And in that case, what makes a good game?

In an effort to figure out what exactly draws people to a game, I’ve read a lot online about RPGs, MMOs, etc., to hopefully impact Ashianae’s journey in a positive way. There is an amazing article on called “Rethinking the MMO” that can be found here. The article is good and provides information on the features and concepts needed to run an MMO successfully. While the article includes a lot of information for someone who is willing to do a little reading, the most important aspect mentioned in the article is the game that is fun. I mean, one of the biggest game killers in game development may be the “boring game.” This leads to the question of “How can you make your game fun?” It’s a question that constantly bothers me, because while I can imagine that our game is fun and includes elements that tend to make games fun … how can you be sure that your concept will lead to a “fun” game and will it keep people engaged? ?

Two consistent responses seem quite evident in creating a fun game: a rich and deep environment, and an environment where “things” happen. The second may seem too easy to contain the water, but in fact it is perhaps more important than the first. Depth is an important aspect of the game, but when even an encyclopedia contains such depth, it won’t be enough to make the game interesting and fun (unless, of course, you enjoy reading a full encyclopedia).

However, the aspect of making “things” happen and making them happen frequently is something that seems to keep players constantly entertained … and if you’ve established some depth in your game, then theoretically you should have more firepower. to do some worthwhile activities and games. In the game that we first started, and in which we continue to work here and there when there is time, it is an excellent example of the previous condition. AWRPG (the title of the server in Active Worlds) and Draeda (the name of the game) contain mind-blowing depth that includes pages upon pages of content written by developers, and books filled with history and events written by players. However, while this depth is something that makes the game very rich, the game clearly falls apart when few “things” happen, on a large scale. From what we’ve seen in its four years of running, more activity equals more players, more interaction, and more fun.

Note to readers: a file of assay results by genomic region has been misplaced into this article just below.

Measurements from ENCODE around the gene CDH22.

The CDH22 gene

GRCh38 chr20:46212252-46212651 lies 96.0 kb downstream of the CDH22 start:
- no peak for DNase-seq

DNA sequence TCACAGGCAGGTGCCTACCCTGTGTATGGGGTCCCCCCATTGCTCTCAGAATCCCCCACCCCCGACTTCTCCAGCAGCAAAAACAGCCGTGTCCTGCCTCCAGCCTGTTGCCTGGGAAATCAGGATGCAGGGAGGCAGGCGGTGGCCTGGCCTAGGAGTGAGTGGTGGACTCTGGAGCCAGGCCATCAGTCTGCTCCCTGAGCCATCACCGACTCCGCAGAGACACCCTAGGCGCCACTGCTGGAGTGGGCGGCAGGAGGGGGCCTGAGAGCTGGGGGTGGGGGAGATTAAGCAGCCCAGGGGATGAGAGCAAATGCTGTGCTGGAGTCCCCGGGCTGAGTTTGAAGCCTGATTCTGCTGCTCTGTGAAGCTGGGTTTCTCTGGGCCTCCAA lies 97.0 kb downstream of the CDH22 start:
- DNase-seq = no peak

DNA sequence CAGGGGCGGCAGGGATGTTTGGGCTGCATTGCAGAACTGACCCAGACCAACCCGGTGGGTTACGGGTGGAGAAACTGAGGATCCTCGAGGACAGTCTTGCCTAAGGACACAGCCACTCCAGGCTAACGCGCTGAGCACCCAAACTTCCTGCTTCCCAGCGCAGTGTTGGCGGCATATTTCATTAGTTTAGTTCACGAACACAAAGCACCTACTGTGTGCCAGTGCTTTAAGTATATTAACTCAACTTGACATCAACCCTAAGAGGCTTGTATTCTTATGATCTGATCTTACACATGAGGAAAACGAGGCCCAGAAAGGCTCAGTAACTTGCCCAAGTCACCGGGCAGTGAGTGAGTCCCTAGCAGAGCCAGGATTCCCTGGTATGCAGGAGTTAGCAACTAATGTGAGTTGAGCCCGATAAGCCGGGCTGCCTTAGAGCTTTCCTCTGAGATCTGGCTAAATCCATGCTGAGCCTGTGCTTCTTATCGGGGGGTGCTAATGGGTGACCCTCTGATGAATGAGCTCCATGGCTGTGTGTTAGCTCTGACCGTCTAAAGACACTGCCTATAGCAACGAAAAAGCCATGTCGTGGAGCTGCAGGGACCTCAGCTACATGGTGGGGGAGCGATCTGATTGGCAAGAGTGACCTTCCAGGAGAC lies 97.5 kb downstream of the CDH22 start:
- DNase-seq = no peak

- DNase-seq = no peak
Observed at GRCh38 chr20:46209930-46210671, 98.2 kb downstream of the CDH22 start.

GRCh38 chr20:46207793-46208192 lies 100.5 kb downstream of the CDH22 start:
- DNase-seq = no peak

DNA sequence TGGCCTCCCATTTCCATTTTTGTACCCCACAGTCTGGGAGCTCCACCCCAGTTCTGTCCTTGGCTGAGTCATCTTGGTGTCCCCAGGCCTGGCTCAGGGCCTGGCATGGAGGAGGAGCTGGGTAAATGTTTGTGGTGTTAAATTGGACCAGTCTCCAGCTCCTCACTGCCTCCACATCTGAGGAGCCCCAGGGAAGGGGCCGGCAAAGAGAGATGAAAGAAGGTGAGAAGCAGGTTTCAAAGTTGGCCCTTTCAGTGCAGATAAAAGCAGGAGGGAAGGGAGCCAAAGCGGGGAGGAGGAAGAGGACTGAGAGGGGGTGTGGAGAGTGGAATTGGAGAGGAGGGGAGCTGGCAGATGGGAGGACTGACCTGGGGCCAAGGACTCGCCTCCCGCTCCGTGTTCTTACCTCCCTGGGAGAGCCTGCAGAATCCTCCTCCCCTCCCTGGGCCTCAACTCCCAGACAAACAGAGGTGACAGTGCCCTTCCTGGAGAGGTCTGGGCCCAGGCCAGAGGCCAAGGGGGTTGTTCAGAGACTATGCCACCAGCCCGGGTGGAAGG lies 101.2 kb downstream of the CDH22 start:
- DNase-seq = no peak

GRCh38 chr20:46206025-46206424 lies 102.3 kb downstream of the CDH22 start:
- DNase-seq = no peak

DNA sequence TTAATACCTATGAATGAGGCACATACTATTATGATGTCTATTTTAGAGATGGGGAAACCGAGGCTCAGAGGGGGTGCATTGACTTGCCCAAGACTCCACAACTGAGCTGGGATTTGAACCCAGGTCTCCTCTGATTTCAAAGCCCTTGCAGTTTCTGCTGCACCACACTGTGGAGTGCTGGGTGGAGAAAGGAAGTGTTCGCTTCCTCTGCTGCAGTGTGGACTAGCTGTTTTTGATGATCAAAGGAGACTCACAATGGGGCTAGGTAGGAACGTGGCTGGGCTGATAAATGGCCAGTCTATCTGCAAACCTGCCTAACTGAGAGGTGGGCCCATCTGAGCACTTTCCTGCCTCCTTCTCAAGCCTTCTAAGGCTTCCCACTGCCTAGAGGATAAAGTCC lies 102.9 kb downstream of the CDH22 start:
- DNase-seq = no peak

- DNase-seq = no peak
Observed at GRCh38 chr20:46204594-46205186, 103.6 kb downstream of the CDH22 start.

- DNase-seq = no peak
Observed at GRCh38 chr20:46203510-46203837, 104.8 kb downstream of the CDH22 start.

In fact, this can be seen in most virtual environments that I have come across, whether they are full games or not. Active Worlds itself ( is experiencing an all-time low in the number of online payment accounts at the same time, in part due to a decrease in activity in the environment (at least, that’s my argument ). In all cases, you can typically trace the number of active users to the number of events that occur at any given time, and in turn, the excitement generated by those events. So the answer seems simple: make more events, make more “stuff” happen. Unfortunately, this is easier said than done. In fact, even in large-scale games like EVE Online that draw thousands of players at once, I often get bored and lack * something * to do, even in an environment so deep that I can literally do whatever I want. In many cases it seems that * something * doesn’t catch me and force me to interact in an attractive way. So the question is, what * things * have you seen and been a part of in online games that have made them fun, engaging, and something you didn’t want to log out of? Dig deep and see what comes to mind. For Active Worlds, a lot of those events were things like the AW version of Survivor, community awards, building competitions, social gatherings, etc. In our AWRPG game, many of those events were story events from around the world that drew people in and forced them to get involved.

What you think? Is creating a fun game the most important factor in developing a game and creating an online game? Share with us what keeps you involved in the games you play, plus, of course, the motivational routine to be the best. And likewise, what makes a game feel old? Is it the lack of new events or the total absence of events?

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